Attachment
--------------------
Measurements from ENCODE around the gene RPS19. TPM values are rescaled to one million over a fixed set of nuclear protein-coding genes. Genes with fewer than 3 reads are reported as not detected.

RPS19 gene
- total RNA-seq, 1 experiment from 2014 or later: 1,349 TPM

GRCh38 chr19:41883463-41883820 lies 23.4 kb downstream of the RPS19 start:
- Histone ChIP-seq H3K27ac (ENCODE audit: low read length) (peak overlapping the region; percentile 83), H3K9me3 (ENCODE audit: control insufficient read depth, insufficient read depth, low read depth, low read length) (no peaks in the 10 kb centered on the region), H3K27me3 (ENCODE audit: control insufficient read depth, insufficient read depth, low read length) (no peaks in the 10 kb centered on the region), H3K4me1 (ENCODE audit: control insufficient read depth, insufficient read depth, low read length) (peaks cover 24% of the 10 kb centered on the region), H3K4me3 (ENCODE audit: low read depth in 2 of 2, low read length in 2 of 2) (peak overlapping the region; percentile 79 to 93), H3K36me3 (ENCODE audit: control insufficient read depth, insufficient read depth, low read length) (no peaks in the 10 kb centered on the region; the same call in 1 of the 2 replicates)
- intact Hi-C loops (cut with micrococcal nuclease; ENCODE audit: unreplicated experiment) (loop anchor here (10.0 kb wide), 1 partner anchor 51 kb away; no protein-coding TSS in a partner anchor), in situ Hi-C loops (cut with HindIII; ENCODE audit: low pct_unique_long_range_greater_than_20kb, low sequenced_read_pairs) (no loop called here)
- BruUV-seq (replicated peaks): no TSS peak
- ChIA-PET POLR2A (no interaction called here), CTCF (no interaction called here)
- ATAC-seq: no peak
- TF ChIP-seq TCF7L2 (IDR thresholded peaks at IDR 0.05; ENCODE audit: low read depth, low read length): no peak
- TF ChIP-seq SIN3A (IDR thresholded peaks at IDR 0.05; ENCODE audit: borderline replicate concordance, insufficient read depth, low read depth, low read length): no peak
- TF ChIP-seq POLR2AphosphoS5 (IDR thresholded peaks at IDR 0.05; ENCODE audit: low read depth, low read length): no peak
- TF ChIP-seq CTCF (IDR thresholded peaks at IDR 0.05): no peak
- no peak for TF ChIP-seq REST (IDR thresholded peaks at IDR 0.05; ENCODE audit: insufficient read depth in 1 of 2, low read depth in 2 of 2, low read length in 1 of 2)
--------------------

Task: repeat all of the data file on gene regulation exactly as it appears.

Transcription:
Measurements from ENCODE around the gene RPS19. TPM values are rescaled to one million over a fixed set of nuclear protein-coding genes. Genes with fewer than 3 reads are reported as not detected.

RPS19 gene
- total RNA-seq, 1 experiment from 2014 or later: 1,349 TPM

GRCh38 chr19:41883463-41883820 lies 23.4 kb downstream of the RPS19 start:
- Histone ChIP-seq H3K27ac (ENCODE audit: low read length) (peak overlapping the region; percentile 83), H3K9me3 (ENCODE audit: control insufficient read depth, insufficient read depth, low read depth, low read length) (no peaks in the 10 kb centered on the region), H3K27me3 (ENCODE audit: control insufficient read depth, insufficient read depth, low read length) (no peaks in the 10 kb centered on the region), H3K4me1 (ENCODE audit: control insufficient read depth, insufficient read depth, low read length) (peaks cover 24% of the 10 kb centered on the region), H3K4me3 (ENCODE audit: low read depth in 2 of 2, low read length in 2 of 2) (peak overlapping the region; percentile 79 to 93), H3K36me3 (ENCODE audit: control insufficient read depth, insufficient read depth, low read length) (no peaks in the 10 kb centered on the region; the same call in 1 of the 2 replicates)
- intact Hi-C loops (cut with micrococcal nuclease; ENCODE audit: unreplicated experiment) (loop anchor here (10.0 kb wide), 1 partner anchor 51 kb away; no protein-coding TSS in a partner anchor), in situ Hi-C loops (cut with HindIII; ENCODE audit: low pct_unique_long_range_greater_than_20kb, low sequenced_read_pairs) (no loop called here)
- BruUV-seq (replicated peaks): no TSS peak
- ChIA-PET POLR2A (no interaction called here), CTCF (no interaction called here)
- ATAC-seq: no peak
- TF ChIP-seq TCF7L2 (IDR thresholded peaks at IDR 0.05; ENCODE audit: low read depth, low read length): no peak
- TF ChIP-seq SIN3A (IDR thresholded peaks at IDR 0.05; ENCODE audit: borderline replicate concordance, insufficient read depth, low read depth, low read length): no peak
- TF ChIP-seq POLR2AphosphoS5 (IDR thresholded peaks at IDR 0.05; ENCODE audit: low read depth, low read length): no peak
- TF ChIP-seq CTCF (IDR thresholded peaks at IDR 0.05): no peak
- no peak for TF ChIP-seq REST (IDR thresholded peaks at IDR 0.05; ENCODE audit: insufficient read depth in 1 of 2, low read depth in 2 of 2, low read length in 1 of 2)